Even though I’m not working in academia anymore, I still try to find the time to contribute to some quality scientific research now and then. Two such contributions I co-authored have been recently accepted to prestigious international conferences. The first—MRAT—stems from a project I originally started together with Prof. Michael Nebeling in 2017, when I was still a post-doc at the University of Michigan. The second is a collaboration with a friend from Novosibirsk State Technical University as well as my alma mater Chemnitz University of Technology.
MRAT: The Mixed Reality Analytics Toolkit
MRAT is a general toolkit for instrumenting AR/VR apps made in Unity. It tracks users’ interactions in the app, which can then be visualized by means of a 2D dashboard as well as in mixed reality in situ, thus supporting the evaluation phase of AR/VR interaction design. Instrumentation and configuration require basic knowledge of Unity, but no programming skills. MRAT was successfully applied to analyze and optimize a crisis informatics simulation for HoloLens.
This paper has been accepted to this year’s ACM Conference on Human Factors in Computing Systems, which is the premier scientific conference on Human-Computer Interaction and UX, and has been awarded a 🏆 Best Paper Award. MRAT became a huge project with, in the end, a list of 14 authors. Thank you all very, very much for your contribution, especially Michael, the first author and main driver behind the project, and the rest of the Michigan Information Interaction Lab.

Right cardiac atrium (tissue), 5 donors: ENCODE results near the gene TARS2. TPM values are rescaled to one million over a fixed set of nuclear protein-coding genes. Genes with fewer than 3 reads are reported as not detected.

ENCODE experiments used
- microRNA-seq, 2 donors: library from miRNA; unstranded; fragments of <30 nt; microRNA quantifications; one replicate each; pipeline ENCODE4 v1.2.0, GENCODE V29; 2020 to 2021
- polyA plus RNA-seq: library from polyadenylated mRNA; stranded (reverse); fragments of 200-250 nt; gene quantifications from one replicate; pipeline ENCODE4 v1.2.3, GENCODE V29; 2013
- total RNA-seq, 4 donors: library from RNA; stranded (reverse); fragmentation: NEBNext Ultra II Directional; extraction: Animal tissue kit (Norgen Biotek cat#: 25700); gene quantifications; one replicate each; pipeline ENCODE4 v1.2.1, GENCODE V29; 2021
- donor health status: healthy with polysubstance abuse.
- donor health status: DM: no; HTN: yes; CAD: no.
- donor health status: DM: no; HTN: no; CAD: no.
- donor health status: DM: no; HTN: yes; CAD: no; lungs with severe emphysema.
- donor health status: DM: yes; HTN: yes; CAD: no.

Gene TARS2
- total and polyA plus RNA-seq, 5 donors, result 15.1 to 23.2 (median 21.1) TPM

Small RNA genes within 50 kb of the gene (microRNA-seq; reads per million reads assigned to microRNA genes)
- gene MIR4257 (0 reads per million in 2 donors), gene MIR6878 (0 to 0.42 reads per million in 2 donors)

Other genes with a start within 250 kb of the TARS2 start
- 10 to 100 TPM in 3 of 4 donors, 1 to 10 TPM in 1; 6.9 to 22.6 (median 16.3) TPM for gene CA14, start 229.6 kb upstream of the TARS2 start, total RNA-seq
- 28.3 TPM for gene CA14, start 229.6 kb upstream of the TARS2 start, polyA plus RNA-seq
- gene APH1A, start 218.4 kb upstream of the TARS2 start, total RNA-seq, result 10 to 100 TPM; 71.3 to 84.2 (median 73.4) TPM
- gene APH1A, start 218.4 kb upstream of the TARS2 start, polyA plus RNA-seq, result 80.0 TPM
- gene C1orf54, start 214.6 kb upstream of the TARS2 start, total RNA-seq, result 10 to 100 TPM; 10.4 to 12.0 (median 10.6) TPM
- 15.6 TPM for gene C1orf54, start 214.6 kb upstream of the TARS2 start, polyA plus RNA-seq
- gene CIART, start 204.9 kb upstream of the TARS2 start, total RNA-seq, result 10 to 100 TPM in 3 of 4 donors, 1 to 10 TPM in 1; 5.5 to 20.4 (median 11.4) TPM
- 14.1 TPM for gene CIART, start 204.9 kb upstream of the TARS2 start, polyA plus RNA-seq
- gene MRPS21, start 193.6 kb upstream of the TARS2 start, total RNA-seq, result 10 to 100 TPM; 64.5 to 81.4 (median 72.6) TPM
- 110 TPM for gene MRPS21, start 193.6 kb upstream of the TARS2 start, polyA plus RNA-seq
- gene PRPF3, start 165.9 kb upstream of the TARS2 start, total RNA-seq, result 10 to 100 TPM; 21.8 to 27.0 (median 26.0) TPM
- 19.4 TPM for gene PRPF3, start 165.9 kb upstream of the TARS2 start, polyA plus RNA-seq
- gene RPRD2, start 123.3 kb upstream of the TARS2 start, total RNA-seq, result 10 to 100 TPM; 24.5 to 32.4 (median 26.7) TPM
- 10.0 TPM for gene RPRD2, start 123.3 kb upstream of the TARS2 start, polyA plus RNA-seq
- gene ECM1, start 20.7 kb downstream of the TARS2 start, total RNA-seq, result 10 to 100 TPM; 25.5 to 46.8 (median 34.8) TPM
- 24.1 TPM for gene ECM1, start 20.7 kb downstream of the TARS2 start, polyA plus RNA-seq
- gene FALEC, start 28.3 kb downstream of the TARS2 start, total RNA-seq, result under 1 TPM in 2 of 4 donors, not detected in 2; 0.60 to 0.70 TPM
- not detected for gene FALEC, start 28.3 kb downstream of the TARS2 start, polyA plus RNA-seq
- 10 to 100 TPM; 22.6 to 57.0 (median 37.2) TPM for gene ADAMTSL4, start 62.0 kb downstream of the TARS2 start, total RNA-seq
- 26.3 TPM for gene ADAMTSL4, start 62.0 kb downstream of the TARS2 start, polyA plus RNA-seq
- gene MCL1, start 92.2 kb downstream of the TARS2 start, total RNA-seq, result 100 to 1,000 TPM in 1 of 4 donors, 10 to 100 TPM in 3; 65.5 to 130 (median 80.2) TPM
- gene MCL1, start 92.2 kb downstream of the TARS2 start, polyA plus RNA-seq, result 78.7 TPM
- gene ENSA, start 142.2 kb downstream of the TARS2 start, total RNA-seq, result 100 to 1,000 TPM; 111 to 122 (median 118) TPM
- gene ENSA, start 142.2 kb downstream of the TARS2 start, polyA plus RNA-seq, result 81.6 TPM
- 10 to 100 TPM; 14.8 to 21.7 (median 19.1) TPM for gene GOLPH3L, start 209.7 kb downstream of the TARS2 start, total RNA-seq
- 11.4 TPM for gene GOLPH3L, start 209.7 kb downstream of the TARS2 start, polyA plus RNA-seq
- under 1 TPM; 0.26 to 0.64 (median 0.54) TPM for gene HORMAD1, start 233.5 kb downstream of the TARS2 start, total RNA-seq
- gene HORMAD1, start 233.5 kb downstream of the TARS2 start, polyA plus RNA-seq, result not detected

I Don’t Have That Much Data! Reusing User Behavior Models for Websites from Different Domains
This project revisited one of the main topics of my Ph.D. thesis, which is using machine-learning models to automatically assess the usability or user experience of a web interface. Building on this as well as Maxim Bakaev’s previous work, we investigated whether it’s possible to apply models that have been learned for a particular type of website (say, a news website) to websites from other domains as well. Based on a study involving 137 participants and more than 3000 websites from 7 different domains, we found that, to a certain degree, it is possible to do so, which could make the automatic assessment of web interfaces much more efficient.
This paper was accepted at this year’s International Conference on Web Engineering. Many thanks go out to Maxim, the first author and main driver behind this project, as well as Sebastian Heil and Martin Gaedke.